Taiwan News Agency reported on Wednesday that two Chinese military aircraft “had to be chased out of” the autonomous island’s ADIZ by Taiwan’s air force.
According to the report, a PLAAF J-10 interceptor and a Y-8 transport aircraft flew close enough to Taiwan’s southwestern coast to be detected by ground-based radar, which can see aircraft far beyond the island’s territorial waters.
Citing Taiwan’s air force, Reuters reported that patrolling Taiwanese fighters verbally warned the Chinese aircraft, which “immediately left” the ADIZ.
Similar incidents have occurred with increasing frequency over the past two weeks. Another J-10 was warned off on Tuesday, and on Friday, Taiwanese fighters scrambled to intercept a Y-8, which may have been equipped for reconnaissance. A fourth incident occurred on June 9, when several PLAAF Su-30s were intercepted by Taiwanese fighters near the ADIZ.
As Sputnik has reported, several of these incidents occurred in close proximity to US aircraft flying over or near Taiwan, which Beijing regards as its own territory controlled by a rebel force.
“The frequent sorties by PLA warplanes in the direction of Taiwan are an indication that the Chinese mainland military has normalized and made such operations routine at a time when Taiwan secessionists are increasingly seeking ‘independence’ and foreign forces such as the US are intervening with aircraft and warplane transits as well as arms sales,” Beijing’s Global Times paraphrased an anonymous Chinese military expert as saying on Wednesday.
The publication noted the change in cast as well: in the past, the PLAAF has sent J-11 fighter jets, KJ-500 early warning aircraft and H-6K bombers toward Taiwan’s airspace, but the recent use of J-10s and Y-8s are firsts.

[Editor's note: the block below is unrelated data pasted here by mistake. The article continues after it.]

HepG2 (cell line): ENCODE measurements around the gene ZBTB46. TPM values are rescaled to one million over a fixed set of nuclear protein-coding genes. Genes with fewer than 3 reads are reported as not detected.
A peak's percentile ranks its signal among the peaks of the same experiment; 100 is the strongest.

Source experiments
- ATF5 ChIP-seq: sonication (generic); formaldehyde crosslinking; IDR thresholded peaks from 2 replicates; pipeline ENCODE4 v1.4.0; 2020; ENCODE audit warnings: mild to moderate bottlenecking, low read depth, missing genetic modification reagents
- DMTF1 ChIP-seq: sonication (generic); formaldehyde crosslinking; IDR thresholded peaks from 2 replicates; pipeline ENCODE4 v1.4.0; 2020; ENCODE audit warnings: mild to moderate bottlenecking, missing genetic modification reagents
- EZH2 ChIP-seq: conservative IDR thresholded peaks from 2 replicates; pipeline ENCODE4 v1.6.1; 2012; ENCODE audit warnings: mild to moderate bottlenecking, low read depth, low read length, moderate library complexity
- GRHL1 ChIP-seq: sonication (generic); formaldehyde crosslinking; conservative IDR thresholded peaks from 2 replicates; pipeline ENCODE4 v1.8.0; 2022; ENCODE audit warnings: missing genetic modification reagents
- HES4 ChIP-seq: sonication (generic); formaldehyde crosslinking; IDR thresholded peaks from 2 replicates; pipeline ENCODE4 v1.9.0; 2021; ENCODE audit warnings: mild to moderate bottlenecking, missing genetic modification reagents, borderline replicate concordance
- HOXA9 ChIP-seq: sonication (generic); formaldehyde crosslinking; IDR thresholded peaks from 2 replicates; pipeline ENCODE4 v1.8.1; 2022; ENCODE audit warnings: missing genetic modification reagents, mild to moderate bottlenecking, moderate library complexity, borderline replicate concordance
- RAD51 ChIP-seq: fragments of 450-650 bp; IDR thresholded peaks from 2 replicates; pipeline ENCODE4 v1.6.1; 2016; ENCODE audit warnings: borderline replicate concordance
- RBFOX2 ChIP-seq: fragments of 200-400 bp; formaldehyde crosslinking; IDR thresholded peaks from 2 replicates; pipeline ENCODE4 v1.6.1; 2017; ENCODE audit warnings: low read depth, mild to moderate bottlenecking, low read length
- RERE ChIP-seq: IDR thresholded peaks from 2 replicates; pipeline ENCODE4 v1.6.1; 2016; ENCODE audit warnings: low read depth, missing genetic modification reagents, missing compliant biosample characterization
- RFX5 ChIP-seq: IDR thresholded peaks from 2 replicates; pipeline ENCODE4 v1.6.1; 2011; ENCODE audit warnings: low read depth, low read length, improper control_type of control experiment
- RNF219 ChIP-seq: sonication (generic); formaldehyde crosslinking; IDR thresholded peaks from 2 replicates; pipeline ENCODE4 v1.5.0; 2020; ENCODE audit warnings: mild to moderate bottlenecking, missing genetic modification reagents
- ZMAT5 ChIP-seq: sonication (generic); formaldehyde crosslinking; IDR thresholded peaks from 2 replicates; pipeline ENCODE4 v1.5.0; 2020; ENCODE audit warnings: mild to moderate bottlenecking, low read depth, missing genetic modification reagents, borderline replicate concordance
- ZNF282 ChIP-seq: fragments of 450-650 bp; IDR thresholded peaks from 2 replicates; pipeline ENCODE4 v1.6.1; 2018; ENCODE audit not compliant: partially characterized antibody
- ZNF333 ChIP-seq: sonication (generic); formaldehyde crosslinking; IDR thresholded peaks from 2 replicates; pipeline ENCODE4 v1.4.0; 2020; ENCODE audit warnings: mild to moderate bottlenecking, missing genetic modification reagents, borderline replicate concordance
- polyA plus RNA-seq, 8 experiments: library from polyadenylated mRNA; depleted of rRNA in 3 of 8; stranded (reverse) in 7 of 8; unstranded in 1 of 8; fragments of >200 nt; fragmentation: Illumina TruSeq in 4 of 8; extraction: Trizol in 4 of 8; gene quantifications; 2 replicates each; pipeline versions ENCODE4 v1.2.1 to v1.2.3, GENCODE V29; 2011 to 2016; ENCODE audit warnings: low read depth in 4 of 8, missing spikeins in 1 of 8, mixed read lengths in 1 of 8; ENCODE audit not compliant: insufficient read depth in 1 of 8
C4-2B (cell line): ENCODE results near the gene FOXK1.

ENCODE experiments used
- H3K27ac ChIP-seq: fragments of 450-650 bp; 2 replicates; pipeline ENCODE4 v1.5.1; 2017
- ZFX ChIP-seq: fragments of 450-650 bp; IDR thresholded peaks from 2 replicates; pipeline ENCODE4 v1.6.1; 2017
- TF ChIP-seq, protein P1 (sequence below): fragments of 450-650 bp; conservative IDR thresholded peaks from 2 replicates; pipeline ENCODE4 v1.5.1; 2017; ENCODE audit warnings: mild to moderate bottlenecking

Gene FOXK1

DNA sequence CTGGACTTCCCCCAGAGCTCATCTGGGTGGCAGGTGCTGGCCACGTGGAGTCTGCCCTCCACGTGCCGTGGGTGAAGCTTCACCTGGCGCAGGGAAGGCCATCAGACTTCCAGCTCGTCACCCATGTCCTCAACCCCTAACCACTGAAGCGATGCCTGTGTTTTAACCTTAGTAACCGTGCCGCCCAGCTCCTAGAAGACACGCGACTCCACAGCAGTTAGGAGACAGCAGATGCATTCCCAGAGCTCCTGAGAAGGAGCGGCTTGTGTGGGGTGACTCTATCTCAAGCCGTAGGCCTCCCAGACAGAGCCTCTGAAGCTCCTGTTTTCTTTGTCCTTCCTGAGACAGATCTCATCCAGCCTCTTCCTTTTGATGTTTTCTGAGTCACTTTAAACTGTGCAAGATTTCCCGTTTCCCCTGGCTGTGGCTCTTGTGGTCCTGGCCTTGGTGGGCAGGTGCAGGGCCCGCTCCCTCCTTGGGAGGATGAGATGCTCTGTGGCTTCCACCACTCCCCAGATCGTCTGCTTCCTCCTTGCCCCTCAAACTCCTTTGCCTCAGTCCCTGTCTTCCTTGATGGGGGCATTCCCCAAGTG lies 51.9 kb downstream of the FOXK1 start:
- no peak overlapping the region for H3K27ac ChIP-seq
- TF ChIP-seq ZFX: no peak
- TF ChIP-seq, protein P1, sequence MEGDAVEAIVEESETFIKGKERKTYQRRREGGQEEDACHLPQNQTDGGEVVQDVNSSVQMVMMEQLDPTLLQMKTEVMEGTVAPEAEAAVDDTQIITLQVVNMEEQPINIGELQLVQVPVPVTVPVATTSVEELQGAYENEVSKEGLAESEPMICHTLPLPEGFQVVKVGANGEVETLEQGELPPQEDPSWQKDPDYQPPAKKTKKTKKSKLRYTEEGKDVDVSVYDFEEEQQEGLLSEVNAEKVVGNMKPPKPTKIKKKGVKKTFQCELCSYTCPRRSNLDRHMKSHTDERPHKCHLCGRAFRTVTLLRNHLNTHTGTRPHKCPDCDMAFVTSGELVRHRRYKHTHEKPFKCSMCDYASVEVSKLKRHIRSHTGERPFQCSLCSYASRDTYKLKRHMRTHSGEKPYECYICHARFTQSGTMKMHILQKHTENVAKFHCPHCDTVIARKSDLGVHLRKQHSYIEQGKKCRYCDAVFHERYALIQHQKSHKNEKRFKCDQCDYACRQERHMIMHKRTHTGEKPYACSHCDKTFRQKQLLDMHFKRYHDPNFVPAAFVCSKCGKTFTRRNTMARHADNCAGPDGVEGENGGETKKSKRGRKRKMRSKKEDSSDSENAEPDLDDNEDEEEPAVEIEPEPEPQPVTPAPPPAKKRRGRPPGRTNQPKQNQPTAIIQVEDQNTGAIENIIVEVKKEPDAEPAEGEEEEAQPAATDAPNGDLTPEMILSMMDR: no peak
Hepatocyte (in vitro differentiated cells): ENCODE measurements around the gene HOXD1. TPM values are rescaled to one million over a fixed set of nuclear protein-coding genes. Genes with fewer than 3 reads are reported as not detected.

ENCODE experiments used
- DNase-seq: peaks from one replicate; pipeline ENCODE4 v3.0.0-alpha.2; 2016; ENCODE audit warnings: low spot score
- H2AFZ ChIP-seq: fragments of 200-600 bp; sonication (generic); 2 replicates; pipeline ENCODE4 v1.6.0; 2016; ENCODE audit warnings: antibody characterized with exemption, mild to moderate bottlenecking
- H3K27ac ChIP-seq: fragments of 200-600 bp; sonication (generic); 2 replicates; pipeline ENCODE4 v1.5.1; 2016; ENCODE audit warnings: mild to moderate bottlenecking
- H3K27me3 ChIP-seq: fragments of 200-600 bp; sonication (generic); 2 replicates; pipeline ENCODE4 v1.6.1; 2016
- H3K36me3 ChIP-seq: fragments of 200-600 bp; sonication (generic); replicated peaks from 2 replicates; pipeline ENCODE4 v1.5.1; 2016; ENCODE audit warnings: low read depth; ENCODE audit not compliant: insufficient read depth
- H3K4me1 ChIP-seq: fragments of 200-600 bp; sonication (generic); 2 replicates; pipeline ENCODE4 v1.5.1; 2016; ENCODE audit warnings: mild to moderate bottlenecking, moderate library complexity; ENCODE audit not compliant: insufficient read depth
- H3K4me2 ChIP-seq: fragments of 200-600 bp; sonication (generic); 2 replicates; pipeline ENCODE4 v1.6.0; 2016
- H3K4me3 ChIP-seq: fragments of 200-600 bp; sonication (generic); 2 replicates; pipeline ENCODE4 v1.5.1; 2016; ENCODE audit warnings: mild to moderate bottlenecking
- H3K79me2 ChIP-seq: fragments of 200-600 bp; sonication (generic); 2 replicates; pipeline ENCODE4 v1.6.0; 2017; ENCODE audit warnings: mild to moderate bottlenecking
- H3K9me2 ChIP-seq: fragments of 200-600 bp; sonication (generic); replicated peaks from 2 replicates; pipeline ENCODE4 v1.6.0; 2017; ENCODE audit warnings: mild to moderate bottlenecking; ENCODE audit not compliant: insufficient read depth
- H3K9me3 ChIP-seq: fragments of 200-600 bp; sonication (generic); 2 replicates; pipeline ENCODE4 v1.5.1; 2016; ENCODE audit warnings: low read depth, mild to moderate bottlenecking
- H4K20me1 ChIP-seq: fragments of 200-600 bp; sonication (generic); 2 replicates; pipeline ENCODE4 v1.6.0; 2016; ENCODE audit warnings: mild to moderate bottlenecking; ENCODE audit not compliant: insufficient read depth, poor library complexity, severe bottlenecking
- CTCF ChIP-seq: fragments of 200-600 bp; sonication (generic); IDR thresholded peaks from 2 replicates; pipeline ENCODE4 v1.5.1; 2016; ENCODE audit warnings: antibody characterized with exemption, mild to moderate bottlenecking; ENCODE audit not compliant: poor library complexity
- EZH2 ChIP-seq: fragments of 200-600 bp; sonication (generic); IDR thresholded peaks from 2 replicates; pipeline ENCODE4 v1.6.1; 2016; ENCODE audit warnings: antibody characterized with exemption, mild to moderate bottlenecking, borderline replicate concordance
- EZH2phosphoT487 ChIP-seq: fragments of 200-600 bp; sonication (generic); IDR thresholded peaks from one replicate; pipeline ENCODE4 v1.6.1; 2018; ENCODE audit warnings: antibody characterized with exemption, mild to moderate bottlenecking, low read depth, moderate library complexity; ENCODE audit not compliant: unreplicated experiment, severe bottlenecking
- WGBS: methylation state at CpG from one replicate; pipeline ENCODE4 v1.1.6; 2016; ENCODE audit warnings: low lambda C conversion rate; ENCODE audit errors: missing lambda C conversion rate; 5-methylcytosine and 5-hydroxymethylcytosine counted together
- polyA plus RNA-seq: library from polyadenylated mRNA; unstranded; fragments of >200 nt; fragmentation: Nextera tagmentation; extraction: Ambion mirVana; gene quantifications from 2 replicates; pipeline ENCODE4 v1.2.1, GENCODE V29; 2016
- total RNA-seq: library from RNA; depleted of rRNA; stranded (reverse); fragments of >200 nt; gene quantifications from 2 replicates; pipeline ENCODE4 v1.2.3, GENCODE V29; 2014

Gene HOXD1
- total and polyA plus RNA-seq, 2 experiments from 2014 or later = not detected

The expert added that “the PLA is conducting real combat-oriented training, and in a real combat, all types of warplanes will participate as an integrated system. The J-10 is the mainland's equivalent to Taiwan's F-16, so it is very natural it will play a part.” Taipei recently finalized a deal to buy advanced F-16V “Viper” interceptors from the US, which is already upgrading Taiwan’s older F-16s under a previous deal.
Taiwan regards itself as the legitimate government of all of China, and refuses to recognize the communist government proclaimed in Beijing in 1949, the People’s Republic of China. It behaves autonomously, but at least formally adheres to the principle that there is just one China. Beijing regards Taiwan as a province in rebellion, and sees friendly behavior and aid from the United States and other powers as interference in Chinese internal affairs.
The 2016 election of Democratic Progressive Party (DPP) candidate Tsai Ing Wen to the Taiwanese presidency, and her subsequent reelection earlier this year, increased the island’s tensions with China, as the DPP is seen as more supportive of independence from China, rather than friendlier relations.